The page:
Rum is a curious spirit. It’s wild, enigmatic and often unregulated, with as many different flavors as there are rum brands. It can be sweet, spicy, cane-forward, citrus-y and hundreds of other things, all depending on where and how it was created.
That’s not to say that rum is unknowable. To begin to understand rum, you must start with the category’s origins.
The modern history of rum starts with a sugar craze in 17th-century Europe. The production of sugar left Caribbean colonies with tons of molasses, the byproduct of sugar refinement. The thick, sticky and sweet substance wasn’t very useful to anyone and was often thrown out—until enterprising people discovered it can be fermented and distilled.
Different colonies were soon refining their own styles of production and distillation. The personality of each island, from its people to its plants, became intertwined with the flavor of its rum. It’s a terroir-driven spirit (soil, weather, water, traditions and laws all playing a part), so no two places produce an identical rum.
For instance, while all rums begin as sugar cane, the traditional process of making Jamaican rum yields a unique, delicious and funky flavor. It’s a completely unique flavor bartenders love to utilize in cocktails, and the only place to find it is in Jamaican rum. Appleton Estate is a particularly good example of a high-quality premium rum.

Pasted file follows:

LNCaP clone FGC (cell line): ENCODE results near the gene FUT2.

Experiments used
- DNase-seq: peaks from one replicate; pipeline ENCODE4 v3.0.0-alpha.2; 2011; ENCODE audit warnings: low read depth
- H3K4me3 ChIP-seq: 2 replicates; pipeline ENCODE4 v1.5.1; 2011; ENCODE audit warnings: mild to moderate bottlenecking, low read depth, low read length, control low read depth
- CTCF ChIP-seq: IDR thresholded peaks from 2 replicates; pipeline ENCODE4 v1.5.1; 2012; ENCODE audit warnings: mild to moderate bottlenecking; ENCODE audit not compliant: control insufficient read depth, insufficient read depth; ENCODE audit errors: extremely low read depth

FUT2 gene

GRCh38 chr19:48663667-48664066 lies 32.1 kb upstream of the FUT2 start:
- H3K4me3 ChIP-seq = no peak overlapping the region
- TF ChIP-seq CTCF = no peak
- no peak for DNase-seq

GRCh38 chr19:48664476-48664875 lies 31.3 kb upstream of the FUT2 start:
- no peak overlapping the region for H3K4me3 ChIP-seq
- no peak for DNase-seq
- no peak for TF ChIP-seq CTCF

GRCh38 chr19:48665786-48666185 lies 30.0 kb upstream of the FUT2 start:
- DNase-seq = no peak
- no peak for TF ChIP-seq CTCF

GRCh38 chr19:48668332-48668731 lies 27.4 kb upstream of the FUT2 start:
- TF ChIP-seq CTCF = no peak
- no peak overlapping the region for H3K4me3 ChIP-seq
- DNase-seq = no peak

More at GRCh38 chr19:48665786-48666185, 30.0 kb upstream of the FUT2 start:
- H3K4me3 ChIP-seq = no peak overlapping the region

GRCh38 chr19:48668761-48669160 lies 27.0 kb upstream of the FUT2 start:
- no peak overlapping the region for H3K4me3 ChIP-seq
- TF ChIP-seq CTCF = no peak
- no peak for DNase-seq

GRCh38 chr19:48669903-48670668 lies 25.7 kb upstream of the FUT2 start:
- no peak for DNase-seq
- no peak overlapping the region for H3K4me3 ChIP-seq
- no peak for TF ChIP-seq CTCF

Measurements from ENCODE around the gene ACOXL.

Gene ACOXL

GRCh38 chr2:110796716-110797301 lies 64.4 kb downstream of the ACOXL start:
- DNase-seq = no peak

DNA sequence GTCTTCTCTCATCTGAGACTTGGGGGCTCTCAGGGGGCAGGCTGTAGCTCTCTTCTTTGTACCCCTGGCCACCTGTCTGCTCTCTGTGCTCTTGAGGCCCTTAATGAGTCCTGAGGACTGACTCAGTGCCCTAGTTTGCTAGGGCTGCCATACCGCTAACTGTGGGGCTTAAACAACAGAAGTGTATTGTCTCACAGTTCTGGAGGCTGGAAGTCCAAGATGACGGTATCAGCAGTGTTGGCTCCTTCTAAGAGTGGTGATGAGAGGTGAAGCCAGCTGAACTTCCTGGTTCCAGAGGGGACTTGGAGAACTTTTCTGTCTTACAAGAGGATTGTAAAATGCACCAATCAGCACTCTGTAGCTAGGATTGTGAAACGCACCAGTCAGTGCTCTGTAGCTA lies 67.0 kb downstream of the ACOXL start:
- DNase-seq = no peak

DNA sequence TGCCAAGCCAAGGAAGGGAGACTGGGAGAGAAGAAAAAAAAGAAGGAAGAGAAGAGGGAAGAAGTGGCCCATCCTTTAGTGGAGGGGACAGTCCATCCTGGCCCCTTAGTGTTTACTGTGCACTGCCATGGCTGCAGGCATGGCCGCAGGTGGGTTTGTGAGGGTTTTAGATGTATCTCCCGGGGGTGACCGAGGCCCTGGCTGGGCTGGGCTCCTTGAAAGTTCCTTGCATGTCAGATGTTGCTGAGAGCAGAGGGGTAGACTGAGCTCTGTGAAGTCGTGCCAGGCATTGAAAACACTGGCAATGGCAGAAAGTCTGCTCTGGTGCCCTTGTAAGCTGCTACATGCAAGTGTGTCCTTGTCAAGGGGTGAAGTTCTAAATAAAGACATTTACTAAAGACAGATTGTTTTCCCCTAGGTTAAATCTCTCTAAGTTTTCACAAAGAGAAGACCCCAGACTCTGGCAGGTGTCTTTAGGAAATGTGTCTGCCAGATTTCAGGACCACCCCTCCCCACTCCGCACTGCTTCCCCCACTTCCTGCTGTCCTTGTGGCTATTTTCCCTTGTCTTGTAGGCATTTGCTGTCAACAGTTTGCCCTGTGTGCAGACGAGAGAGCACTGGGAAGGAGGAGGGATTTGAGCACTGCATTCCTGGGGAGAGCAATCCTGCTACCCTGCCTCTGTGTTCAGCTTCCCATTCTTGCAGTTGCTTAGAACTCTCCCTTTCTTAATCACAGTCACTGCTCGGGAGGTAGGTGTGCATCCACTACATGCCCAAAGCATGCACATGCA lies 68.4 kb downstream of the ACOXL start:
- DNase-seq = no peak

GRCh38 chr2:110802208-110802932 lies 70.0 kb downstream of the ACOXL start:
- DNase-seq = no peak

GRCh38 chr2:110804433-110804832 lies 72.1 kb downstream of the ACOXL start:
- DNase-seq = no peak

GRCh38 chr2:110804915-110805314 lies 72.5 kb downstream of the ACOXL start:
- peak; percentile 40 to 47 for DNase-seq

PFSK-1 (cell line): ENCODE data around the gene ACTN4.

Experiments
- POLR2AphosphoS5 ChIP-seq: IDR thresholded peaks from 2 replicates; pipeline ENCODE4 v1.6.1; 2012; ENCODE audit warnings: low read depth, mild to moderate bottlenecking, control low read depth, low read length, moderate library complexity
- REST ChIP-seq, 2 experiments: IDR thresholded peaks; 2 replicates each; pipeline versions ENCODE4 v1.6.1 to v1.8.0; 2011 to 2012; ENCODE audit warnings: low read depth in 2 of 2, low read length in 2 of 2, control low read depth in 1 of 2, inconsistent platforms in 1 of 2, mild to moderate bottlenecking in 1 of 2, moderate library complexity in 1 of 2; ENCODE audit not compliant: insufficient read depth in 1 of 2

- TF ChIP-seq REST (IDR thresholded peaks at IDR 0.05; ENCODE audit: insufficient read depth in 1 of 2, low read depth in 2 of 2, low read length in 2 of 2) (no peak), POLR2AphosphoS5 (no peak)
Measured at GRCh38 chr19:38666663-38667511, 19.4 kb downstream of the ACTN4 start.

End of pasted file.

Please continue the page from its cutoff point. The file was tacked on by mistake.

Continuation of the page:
The category is diverse, and aside from Jamaica, much of rum isn’t as standardized as other spirits. So how do you know what you’re tasting? One quick way to identify styles of rum is to look at the colonial origins of the place where it’s produced. You can tell a lot about rum from the language spoken where it’s made.
The most common style, at least for casual American drinkers, is rum from Spanish-speaking islands, particularly Puerto Rico. You can expect these rums to be made with molasses and often distilled in column stills. The white spirits will usually feature a clean and bright flavor profile, while the aged spirits have a fuller flavor with sweet golden raisin notes.
French-speaking countries skip the molasses and produce rhum agricole directly from sugar cane juice. Rum from Haiti and Guadeloupe tastes grassy and fresh when unaged and mellows and rounds as it spends more time in the barrel.
English countries have a tradition of pot distilling that puts molasses front and center, celebrating the flavors it brings to the spirit. The resulting rum has a full-bodied flavor with character and depth. Rum from Trinidad and Tobago and Barbados is a prime example of this style.
Jamaica, while English-speaking, is the exception to the rule. Rum from Jamaica is most similar to the other English rums, but its signature funk gives it a flavor that defies comparison or categorization. This standout flavor is why bartenders, at craft cocktail bars and lively dives alike, consider it a must-have.
Rum is a category you can—and should—get lost in. Of course, reading about rum can only tell you so much. You need to go out and try all these styles. Soon, you’ll be tasting the difference between the islands.